Differing Stages of Group Development and Phases of Grief. Online support groups for loss are open continuously to new membership. Fluctuations in membership make it difficult for online support groups to maintain the working stage of group development for extended periods (Corey & Corey, 1997). Group cohesion is also diluted by each member’s individual grief reactions, resulting in a diverse membership that needs support throughout the grief process. These limitations reduce the efficacy of online support groups as a sole support source for some members.
Hoax Perpetuations. People with unscrupulous motives can deceive an online support group, however, online support groups for loss do not attract many hoaxes.
Limited Feedback. Those with cultural or familial barriers that inhibit open discussions about death or emotional expressions of grief may perceive less personal feedback, absence of face-to-face contact, decreased intimacy and reduced intensity as incentives to participate.
Accountability. Participation in online support groups raises some accountability, ethical and legal questions that currently remain unanswered. Accountability is unclear and confusing because online support groups function without regard to geographic borders or local or national laws. Furthermore, professional requirements (or lack of) for hosts are inconsistent.
Online support groups provide assistance by linking grieving people who seek support, especially if support is not available in their local community. However, they are not appropriate for everyone and should not be considered a panacea.
Corey, M., & Corey, G. (1997). Groups: Process and practice (5th ed.). New York: Brooks/Cole.
Koocher, G. (1996). Pediatric oncology: Medical crisis intervention. In R. Resnick & R. Rozensky (Eds.), Health psychology through the life span: Practice and research opportunities (pp. 213-225). Washington, DC: American Psychological Association.
Rando, T. (1988). Grieving: How to go on living when someone you love dies. Lexington, MA: Lexington Books.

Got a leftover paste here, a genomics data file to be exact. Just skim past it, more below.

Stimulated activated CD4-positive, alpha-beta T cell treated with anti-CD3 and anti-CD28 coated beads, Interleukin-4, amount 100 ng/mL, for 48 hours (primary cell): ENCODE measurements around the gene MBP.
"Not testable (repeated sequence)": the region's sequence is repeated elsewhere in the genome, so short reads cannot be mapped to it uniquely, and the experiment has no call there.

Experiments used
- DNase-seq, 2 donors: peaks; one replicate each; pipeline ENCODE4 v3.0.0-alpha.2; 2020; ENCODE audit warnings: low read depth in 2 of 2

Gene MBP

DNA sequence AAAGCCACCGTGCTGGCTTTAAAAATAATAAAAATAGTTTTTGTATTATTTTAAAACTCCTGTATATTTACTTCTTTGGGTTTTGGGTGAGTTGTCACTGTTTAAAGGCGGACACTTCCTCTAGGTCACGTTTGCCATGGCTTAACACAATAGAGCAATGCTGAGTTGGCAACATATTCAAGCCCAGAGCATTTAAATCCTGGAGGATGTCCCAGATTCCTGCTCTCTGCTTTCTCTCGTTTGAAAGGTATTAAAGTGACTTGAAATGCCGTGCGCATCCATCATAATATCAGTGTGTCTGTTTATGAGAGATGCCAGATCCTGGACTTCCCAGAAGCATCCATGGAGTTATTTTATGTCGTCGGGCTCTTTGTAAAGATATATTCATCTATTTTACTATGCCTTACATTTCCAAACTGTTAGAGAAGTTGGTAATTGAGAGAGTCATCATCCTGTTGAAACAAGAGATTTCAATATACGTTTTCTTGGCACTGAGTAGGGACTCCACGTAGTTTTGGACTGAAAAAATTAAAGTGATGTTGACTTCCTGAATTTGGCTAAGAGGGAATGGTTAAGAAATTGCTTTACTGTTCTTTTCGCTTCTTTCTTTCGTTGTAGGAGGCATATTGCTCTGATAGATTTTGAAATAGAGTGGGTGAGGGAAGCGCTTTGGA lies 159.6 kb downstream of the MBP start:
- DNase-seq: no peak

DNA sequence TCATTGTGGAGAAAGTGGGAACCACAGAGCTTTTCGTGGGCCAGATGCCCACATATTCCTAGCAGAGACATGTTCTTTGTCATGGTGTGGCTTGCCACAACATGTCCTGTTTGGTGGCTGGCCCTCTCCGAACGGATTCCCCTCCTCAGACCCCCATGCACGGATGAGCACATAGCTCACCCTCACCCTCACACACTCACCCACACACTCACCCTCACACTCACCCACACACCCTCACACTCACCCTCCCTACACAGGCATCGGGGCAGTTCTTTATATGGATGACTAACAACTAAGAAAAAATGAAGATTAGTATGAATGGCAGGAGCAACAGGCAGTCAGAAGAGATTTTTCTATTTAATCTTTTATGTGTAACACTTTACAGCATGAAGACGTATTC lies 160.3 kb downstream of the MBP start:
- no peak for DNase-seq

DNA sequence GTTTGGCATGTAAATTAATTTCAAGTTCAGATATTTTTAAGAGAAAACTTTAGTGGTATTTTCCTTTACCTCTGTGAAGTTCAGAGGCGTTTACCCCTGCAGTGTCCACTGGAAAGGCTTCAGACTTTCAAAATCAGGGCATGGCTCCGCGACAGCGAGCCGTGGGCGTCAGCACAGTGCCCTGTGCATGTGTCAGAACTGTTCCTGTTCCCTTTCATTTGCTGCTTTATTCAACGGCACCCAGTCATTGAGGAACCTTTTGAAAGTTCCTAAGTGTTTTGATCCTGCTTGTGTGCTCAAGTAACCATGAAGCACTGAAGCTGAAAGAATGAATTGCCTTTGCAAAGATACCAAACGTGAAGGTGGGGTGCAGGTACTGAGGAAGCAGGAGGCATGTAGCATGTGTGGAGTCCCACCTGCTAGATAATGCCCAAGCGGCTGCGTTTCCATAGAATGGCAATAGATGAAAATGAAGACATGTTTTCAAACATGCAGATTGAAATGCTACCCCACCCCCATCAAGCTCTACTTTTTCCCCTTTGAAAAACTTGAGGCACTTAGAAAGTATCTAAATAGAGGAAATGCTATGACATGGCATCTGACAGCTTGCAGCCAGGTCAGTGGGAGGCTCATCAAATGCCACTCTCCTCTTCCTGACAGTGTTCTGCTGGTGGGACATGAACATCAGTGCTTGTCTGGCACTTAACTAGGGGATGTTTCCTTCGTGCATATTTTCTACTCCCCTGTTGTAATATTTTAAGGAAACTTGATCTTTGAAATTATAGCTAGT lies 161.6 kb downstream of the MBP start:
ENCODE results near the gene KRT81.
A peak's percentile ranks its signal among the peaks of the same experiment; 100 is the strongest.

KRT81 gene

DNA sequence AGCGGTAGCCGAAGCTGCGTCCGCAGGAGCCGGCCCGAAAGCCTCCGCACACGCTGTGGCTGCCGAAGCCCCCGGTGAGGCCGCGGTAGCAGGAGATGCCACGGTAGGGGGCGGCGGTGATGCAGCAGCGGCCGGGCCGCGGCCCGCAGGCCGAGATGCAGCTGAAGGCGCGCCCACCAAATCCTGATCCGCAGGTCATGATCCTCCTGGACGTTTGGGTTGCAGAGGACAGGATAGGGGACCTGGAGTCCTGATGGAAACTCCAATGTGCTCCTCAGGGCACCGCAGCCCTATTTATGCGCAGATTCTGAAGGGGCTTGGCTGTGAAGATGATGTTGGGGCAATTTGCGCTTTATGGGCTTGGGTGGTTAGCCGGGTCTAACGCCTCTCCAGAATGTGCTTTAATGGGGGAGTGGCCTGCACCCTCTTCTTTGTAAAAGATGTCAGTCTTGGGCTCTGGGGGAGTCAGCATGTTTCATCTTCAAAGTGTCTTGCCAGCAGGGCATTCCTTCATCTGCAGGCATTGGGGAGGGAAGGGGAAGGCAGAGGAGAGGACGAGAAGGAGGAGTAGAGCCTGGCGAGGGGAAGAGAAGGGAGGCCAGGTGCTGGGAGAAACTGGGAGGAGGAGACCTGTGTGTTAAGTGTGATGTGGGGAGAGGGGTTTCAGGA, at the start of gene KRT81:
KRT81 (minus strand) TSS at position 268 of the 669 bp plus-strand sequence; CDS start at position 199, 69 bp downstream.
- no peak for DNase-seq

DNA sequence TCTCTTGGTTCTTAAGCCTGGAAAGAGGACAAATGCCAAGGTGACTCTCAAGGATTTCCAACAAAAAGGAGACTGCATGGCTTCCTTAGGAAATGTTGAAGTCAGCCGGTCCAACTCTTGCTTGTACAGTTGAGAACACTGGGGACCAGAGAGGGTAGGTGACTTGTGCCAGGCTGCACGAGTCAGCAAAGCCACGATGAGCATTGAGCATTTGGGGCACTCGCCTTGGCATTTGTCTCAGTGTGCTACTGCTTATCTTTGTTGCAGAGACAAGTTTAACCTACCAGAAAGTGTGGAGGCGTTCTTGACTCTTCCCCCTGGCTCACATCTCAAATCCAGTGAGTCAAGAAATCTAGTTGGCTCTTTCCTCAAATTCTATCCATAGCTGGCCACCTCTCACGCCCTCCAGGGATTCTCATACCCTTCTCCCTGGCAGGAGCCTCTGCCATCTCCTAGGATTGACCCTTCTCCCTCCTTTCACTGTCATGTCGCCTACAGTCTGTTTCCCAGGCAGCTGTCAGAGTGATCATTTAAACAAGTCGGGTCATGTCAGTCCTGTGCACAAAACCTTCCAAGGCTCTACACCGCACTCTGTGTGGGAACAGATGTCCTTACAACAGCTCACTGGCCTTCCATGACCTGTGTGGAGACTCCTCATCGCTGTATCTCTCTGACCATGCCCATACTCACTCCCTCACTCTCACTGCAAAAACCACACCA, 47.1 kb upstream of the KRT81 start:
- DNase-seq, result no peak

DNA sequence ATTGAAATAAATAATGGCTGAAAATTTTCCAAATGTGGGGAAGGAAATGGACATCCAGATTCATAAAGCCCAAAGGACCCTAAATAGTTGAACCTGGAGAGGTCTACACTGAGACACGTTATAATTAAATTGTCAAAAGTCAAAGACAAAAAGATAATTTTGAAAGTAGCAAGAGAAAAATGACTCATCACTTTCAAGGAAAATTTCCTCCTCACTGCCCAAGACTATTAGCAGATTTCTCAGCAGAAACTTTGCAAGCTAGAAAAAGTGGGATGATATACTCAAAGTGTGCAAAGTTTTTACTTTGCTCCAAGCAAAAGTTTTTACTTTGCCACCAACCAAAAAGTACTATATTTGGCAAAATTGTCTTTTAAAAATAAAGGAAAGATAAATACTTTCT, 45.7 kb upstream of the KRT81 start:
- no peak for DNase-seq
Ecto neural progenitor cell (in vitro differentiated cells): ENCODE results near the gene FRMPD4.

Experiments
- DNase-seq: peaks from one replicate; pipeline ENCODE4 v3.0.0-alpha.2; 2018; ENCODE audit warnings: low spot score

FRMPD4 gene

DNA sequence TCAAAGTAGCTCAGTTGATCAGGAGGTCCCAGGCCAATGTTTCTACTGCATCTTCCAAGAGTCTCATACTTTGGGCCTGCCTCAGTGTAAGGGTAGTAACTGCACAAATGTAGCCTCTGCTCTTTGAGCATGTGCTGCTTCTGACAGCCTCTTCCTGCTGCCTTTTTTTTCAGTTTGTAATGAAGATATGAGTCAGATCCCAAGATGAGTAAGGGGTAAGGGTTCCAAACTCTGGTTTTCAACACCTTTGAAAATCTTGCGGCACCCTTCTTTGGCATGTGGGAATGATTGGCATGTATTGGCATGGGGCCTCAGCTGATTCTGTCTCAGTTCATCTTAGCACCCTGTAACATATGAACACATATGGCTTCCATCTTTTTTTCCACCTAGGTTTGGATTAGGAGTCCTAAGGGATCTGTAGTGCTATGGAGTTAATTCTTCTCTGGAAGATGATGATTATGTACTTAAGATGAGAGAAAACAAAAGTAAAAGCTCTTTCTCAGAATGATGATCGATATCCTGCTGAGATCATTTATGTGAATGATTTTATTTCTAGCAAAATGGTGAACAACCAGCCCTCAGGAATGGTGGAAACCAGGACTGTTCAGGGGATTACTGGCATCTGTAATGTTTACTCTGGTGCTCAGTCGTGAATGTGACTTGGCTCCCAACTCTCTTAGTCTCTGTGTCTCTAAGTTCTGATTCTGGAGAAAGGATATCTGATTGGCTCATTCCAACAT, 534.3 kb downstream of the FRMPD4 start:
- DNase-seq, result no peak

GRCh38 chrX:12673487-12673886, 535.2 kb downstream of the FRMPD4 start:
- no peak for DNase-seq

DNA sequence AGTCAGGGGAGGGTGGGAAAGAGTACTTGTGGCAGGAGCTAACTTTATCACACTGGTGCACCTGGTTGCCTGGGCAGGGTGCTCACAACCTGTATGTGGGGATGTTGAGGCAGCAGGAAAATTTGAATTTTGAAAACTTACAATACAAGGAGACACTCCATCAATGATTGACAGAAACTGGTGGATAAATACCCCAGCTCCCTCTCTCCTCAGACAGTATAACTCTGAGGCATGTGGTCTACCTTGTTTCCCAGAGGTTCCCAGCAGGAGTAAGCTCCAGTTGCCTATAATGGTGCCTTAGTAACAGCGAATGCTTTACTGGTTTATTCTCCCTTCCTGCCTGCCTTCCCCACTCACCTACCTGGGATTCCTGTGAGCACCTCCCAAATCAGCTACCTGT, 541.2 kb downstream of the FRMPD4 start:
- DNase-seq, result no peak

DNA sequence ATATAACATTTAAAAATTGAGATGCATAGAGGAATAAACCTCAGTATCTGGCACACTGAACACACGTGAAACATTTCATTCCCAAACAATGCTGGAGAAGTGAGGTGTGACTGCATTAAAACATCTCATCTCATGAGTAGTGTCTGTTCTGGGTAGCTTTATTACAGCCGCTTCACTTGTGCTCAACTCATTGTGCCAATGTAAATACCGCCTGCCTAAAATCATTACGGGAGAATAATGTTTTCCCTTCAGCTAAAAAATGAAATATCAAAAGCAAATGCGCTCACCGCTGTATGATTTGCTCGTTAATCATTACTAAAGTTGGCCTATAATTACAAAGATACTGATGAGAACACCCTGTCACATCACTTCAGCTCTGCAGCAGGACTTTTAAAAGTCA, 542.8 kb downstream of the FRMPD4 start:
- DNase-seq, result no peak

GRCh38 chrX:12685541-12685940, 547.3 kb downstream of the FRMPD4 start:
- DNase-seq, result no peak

Gary, J. & Remolino, L. (2000). Coping with loss and grief through on-line support groups. In J. Bloom & G. Walz (Eds.), Cybercounseling and cyberlearning: Strategies and resources for the millennium (pp. 95-115). Alexandria, VA: American Counseling Association.
Weinberg, N., Schmale, J., Uken, J., & Wessel, K. (1996). On-line help: Cancer patients participate in a computer-mediated support group. Health and Social Work, 21(1), 24-29.
Yalom, I. (1995). The theory and practice of group psychotherapy (fourth ed.). New York: Basic Books.
Juneau Mahan Gary is an Assistant Professor at Kean University, Union, NJ.
Linda Remolino hosts an online support group and is a School Counselor at West Orange Board of Education, West Orange, NJ.
ERIC Digests are in the public domain and may be freely reproduced and disseminated. This publication was funded by the U.S. Department of Education, Office of Educational research and Improvement, Contract No. ED-99-CO-0014. Opinions expressed in this report do not necessarily reflect the positions of the U.S. Department of Education, OERI, or ERIC/CASS.
Title: Coping with Loss and Grief through Online Support Groups. ERIC/CASS Digest.
Document Type: Information Analyses—ERIC Information Analysis Products (IAPs) (071); Information Analyses—ERIC Digests (Selected) in Full Text (073);
Available From: ERIC Counseling and Student Services Clearinghouse, University of North Carolina at Greensboro, 201 Ferguson Building, P.O. Box 26171, Greensboro, NC 27402-6171. Tel: 336-334-4114; Tel: 800-414-9769 (Toll Free); Fax: 336-334-4116; e-mail: firstname.lastname@example.org; Web site: http://ericcass.uncg.edu.
Descriptors: Coping, Counseling, Grief, Internet, Social Support Groups, Technology
Identifiers: ERIC/CASS Digest